Thursday, November 16, 2006

What We Save

I'm realizing that based on my other posts about shopping readers might think I lead a vapid, shallow life and am in debt up to my eyeballs. I'll not address the meaning and level of deepness in my life; however, I will respond to the debt issue.

Simply put, the only debt we have is Jake's student loan and our mortgage, both of which are tax deductible. People ask us all the time how we managed this. Part of it is luck, and part of it is strategic planning. We purposely moved into a smaller house with a smaller mortgage right when the real estate market started to take off, because we wanted to have a house payment we were comfortable with---although we easily qualified for a lot more. Then, we waited a couple years and refinanced, capitalizing on the huge appreciation in values housing underwent while still maintaining a low loan rate. This also allowed us to get rid of the PMI part of our loan, so even though we refinanced for more than we originally purchased, we kept the same loan payment.

We used extra money from the refinancing to pay off the car. That saved us $496 a month in payments. We then increased my 401k contribution from 10% to now 25%, with a 4% match from my employer. Jake just became eligible for a simple IRA at his work, and he is contributing 4% with a 3% match. In the meantime, we have each had Roth IRAs for several years now. I contribute $150 a month, Jake, $250 a month. We also have about $2000 in savings bonds and some CDs. Plus, we have a "hidden" savings account at a credit union where we do not have our checking account, that we have no ATM access to, and are thus only able to access it during business hours. We put all "extra" money into this account: bonuses, rebate checks, cash gifts, etc. As you can imagine, it has grown quite a bit since we never access it except to run through the drive-thru and put money in the account. We also have $50 from my paycheck added each pay period to our regular savings account, and when it gets over $500 we move the money into a higher yield savings account which we rarely have to access. Plus, as soon as my daughter got a social security number I set-up a savings account for her with $1200 seed money, and this is where we put all her cash gifts, piggy bank money, can redemption money, etc.

We take advantage of health care flexible spending accounts offered by my employer and next year will add the childcare account as well. When I receive the expense check for money spent from these accounts, I usually take that check and deposit it into our "hidden" savings account. That way it is like we never even had the money and it is just another way to force us to save.

Yes, I do a lot of shopping, and Jake likes his toys, too (like the pricey mountain bike he just ordered). I think what helps us is that even though I pay the bills, we talk about our financial situation on a regular basis and set goals together every year for one, three, and five years out. Any money we have left over at the end of the month is moved straight into savings and out of our reach. Since I only work part-time saving can be even more of challenge, and next year when Siena starts daycare I think we will be alright since I will be adding an extra day a week to my work schedule, and that extra day will pay for her childcare that week.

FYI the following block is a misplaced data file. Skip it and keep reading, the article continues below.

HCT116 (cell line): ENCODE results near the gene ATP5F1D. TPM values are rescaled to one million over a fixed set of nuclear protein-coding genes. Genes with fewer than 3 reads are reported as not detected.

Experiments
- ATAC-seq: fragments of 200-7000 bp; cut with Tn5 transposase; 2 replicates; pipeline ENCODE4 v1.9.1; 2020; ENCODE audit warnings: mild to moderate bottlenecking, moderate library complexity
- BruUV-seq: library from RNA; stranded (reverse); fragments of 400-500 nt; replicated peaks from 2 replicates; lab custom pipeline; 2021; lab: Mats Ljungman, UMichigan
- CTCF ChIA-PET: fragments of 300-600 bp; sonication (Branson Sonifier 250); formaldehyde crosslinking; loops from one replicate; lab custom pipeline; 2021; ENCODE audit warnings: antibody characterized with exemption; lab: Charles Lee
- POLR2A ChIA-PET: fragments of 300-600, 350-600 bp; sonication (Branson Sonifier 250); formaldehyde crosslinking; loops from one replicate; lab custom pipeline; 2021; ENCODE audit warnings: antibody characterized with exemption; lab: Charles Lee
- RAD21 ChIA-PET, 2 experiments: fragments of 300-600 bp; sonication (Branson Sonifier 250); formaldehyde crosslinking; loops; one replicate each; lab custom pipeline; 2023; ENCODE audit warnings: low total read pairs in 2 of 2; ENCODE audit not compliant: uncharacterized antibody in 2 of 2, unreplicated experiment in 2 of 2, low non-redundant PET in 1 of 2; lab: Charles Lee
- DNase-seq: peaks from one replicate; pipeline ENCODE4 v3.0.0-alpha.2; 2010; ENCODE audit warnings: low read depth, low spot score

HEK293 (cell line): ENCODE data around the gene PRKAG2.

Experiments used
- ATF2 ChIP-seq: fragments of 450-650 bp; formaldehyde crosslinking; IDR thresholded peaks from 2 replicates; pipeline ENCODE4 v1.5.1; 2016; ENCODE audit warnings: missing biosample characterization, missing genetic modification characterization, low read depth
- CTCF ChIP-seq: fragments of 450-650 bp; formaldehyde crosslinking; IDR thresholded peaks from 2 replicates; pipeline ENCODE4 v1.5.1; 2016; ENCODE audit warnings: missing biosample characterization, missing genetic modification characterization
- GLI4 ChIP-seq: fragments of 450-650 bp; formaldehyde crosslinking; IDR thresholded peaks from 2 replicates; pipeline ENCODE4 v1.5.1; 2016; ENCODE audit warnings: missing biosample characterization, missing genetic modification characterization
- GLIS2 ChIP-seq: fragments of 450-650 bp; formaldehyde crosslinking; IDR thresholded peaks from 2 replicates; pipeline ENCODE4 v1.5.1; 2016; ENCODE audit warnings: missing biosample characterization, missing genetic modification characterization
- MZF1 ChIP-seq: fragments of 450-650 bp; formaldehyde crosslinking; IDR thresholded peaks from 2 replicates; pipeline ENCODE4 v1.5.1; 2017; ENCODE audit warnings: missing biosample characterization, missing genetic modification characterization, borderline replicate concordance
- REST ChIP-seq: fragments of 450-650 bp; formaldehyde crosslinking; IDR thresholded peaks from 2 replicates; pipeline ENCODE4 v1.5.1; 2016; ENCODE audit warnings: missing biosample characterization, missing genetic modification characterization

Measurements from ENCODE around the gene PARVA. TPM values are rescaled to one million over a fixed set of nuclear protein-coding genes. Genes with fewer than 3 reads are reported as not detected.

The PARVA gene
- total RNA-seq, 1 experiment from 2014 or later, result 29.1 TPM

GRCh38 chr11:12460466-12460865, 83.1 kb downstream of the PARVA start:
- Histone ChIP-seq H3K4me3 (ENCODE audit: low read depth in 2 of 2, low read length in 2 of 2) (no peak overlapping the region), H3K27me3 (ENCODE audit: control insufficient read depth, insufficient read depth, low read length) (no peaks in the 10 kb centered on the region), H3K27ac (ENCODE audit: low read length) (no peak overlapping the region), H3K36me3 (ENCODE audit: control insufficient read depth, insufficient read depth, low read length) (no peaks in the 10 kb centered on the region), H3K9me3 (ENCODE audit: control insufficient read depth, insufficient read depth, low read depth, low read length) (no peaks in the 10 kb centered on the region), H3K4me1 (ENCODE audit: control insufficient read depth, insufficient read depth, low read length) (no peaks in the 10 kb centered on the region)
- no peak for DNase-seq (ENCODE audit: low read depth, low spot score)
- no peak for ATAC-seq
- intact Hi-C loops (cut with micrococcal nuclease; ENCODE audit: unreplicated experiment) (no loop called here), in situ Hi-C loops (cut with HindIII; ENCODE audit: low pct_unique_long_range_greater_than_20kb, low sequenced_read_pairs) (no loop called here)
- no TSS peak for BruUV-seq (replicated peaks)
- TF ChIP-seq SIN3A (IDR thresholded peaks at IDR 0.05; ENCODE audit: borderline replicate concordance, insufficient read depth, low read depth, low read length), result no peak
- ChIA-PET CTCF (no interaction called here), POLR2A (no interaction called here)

Jake and I have both known periods of unemployment, both before and after we married, and have had our share of low-paying jobs. However, we have always strived to live within our means and so far have been successful. When I was younger I got into credit card debt and made a deal with my dad to loan me the money to pay it off. He loaned me money at an interest rate higher than he would get on his savings at the credit union but lower than I would pay in interest to the credit card. I paid off the bill and and signed a loan contract with him and made my dad monthly payments until I owed no more. We did the same thing for the very first car I purchased. Thanks Dad! Being in credit card debt like that really taught me to never get back in it.

We don't keep a monthly budget per se....we just know what we have, what we want, and take the steps to get there without getting in debt. Sometimes it is a challenge and yes, sometimes we have to take money from our savings account for emergencies, but so far we are doing alright....and I still get to shop within these parameters.

No comments:

Post a Comment

I welcome your comments and look forward to hearing your thoughts and perspective. To that end I do reserve the right to remove any comments I deem to be spam, junk, inflammatory or offensive, or for any other reason I deem necessary.

LinkWithin

Related Posts Plugin for WordPress, Blogger...